Australia’s interest-rate cuts are showing signs of boosting demand as looser monetary policy abroad helps keep the nation’s currency elevated, Reserve Bank Deputy Governor Philip Lowe said.
“Lower-than-average interest rates are providing some support to demand in the economy,” Lowe said in a speech yesterday in Sydney. “There is also some sign that they have led to a slight improvement in the property market, although there has been little change in the appetite for debt.”
Lowe focused his prepared remarks on costs and benefits that quantitative easing by major economies have on currencies and interest rates in nations such as South Korea and Canada where growth remains healthy. The U.S. Federal Reserve, European Central Bank and Bank of England have expanded their balance sheets since 2008 to try to resuscitate growth, and the Bank of Japan yesterday boosted its asset-purchase program for the second time in two months.
The local dollar rose 52 percent in the past four years, the best performer among 16 major currencies tracked by Bloomberg, as investors sought exposure to the raw materials powering China’s economic boom. The main reason for the strength is “the large shift in the relative price of commodities,” Lowe said.
The so-called Aussie bought $1.0377 yesterday in London, extending a stretch above parity with the U.S. currency that started in late-June.
In response to questions from the audience, Lowe said that while the Reserve Bank maintains the option to intervene in currency markets to weaken the Australian dollar, such a move would require evidence that it’s fundamentally overvalued and is restraining the economy in a significant way.
The benefits of a floating exchange rate are “strong” and the threshold for intervention is “quite high,” he said, reiterating comments he made in March. There isn’t a strong case to be made that the Australian dollar at current levels is significantly overvalued, he said.
The RBA has reduced its overnight cash-rate target by 1.5 percentage points to 3.25 percent since November last year and it remains among the highest borrowing costs among major developed nations. Traders are pricing in a 59 percent chance policy makers will cut by a further quarter point at next week’s meeting, according to swaps data compiled by Bloomberg.
The elevated dollar is partly attributed to the nation’s higher returns relative to economies that have maintained low borrowings costs, Lowe said in his prepared remarks. “Portfolio flows help explain why the exchange rate has changed little since mid-year despite a general softening of the global outlook and a decline in key export prices,” he said.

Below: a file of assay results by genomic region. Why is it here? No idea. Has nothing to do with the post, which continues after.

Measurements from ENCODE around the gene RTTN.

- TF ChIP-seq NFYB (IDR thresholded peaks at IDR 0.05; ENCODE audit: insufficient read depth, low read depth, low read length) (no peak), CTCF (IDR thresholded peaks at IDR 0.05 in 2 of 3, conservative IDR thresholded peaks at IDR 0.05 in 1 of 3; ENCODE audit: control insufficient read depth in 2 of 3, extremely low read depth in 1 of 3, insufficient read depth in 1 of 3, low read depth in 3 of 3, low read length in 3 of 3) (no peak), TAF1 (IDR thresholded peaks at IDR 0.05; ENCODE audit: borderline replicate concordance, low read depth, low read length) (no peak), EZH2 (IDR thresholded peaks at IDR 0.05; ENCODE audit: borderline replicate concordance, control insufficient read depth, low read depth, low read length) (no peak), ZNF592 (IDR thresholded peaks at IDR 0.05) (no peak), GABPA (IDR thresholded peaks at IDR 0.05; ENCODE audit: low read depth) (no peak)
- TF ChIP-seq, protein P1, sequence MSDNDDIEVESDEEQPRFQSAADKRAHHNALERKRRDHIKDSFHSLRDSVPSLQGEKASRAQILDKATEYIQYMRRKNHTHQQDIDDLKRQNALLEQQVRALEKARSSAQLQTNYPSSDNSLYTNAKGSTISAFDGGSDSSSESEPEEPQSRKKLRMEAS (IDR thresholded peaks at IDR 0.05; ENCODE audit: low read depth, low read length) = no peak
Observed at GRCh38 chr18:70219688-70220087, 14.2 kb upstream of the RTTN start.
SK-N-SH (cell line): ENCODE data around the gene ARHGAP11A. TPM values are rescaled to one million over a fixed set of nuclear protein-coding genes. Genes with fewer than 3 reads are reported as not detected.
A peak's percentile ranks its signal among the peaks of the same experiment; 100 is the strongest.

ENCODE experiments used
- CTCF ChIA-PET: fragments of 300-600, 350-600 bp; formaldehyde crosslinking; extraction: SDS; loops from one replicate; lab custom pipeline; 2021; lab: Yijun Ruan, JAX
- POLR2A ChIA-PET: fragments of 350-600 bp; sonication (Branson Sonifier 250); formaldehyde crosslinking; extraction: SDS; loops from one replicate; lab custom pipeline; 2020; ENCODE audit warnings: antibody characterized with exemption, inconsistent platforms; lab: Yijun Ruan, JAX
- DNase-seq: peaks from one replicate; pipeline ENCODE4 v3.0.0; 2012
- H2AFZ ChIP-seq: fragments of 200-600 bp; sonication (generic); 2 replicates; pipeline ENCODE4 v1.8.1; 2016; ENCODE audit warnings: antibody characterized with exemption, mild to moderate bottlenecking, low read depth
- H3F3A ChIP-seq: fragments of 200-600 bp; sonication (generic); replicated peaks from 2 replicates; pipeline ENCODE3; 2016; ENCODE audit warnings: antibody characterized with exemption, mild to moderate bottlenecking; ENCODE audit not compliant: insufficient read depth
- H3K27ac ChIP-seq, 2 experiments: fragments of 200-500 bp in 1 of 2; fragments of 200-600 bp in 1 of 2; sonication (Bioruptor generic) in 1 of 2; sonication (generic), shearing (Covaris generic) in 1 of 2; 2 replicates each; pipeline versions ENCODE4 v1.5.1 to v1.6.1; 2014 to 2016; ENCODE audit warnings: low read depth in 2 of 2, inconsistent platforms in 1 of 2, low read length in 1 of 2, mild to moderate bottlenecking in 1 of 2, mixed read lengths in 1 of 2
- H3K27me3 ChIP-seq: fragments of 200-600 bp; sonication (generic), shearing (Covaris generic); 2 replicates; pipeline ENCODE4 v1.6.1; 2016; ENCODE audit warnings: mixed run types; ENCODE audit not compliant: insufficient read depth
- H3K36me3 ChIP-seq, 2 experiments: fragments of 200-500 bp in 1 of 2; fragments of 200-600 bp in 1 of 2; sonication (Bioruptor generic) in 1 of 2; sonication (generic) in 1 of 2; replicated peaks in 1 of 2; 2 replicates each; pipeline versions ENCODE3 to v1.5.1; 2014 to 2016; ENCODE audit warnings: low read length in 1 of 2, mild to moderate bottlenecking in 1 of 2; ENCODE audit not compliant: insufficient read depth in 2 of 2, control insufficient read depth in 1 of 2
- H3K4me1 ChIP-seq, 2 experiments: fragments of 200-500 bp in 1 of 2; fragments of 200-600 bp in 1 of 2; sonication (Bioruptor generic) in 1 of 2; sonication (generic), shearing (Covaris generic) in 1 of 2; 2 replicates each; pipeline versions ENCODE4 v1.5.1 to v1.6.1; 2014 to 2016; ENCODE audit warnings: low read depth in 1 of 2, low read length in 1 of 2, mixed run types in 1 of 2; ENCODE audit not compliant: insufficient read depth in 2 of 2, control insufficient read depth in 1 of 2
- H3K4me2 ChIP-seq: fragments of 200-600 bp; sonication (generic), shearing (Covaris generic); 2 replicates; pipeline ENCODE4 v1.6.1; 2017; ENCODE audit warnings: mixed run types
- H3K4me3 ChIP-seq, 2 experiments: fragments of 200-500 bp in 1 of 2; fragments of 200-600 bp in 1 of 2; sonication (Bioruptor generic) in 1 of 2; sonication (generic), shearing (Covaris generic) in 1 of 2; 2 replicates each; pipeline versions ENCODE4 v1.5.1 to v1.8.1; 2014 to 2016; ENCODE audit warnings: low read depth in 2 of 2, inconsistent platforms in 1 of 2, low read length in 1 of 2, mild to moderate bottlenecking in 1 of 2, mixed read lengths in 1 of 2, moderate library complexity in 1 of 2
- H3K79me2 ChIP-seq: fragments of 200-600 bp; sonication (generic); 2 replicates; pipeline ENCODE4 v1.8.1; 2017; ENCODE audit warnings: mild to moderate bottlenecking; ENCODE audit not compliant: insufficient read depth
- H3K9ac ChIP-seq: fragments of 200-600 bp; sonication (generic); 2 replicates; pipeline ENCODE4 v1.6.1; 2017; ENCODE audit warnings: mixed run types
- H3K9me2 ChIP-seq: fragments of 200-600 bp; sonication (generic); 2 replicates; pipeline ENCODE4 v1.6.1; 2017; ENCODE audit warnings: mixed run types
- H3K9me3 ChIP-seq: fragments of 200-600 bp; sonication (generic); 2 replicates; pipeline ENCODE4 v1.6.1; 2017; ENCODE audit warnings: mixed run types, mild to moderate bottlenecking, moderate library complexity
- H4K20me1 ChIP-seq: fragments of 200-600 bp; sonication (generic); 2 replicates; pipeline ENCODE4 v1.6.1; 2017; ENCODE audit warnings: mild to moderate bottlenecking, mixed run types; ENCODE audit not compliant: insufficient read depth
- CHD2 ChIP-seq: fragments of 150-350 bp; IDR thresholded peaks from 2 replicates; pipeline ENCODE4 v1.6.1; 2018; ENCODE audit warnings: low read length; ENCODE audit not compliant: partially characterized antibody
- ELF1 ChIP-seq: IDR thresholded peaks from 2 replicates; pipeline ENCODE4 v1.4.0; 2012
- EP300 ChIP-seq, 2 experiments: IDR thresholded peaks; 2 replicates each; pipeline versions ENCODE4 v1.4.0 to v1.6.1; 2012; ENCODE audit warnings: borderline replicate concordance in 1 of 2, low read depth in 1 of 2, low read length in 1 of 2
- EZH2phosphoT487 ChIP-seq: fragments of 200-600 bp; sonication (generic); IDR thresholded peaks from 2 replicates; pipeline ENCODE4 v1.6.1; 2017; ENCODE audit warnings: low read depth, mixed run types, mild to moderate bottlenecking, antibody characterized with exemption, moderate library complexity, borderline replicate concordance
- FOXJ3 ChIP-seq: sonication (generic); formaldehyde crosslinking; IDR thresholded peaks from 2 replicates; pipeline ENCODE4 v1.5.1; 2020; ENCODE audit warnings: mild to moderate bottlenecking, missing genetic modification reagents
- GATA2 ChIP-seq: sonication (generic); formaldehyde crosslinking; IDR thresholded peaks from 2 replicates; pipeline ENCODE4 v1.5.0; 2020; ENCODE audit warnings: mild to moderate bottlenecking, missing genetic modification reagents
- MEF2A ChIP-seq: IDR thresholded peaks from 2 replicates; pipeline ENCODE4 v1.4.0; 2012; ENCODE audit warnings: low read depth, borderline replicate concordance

Australia’s currency remained above parity with the U.S. dollar even as the price of iron ore, which made up more than 20 percent of exports last year, dropped as much as 37 percent before recovering in recent weeks.
The currency’s strength has “helped us navigate our way through a once-in-a-century investment boom,” Lowe said in the speech text. The contractionary effects of appreciation fueled by quantitative easing “can be countered with more stimulatory domestic policy setting -- including through lower interest rates -- than would otherwise have been the case,” he said.
Canada, South Korea, Switzerland, New Zealand and some of the Nordic nations are among those that have low interest rates and a high exchange rate as major central banks expanded their balance sheets, Lowe said.
Still, “there is evidence that this transmission channel of quantitative easing is working. Market participants report that, at least in some areas, the appetite for risk is slowly returning, with some investors looking at how to improve their returns,” he said.
Central banks in the U.S., euro area, Japan and the U.K. have expanded their balance sheets since 2008 and have assets of about $5 trillion, or about 15 percent of the combined gross domestic product of the four economies, Lowe said.
“The very low interest rates in many other economies should not be seen as a good thing or something to aspire to,” he said. “They reflect those countries’ difficult economic circumstances, and particularly the low risk-adjusted returns available on new investment.”
Lowe said while the problems in major developed nations have weighed on confidence in Australia, sentiment has also deteriorated because of weaker employment growth, asset-price gains and consumption than in the decade to the mid-2000s.
“The return to more normal patterns has come as a disappointing surprise to many who thought that the previous outcomes were the norm,” Lowe said. “This gradual realization that the future is likely to be different from the past is an important factor weighing on sentiment in Australia.”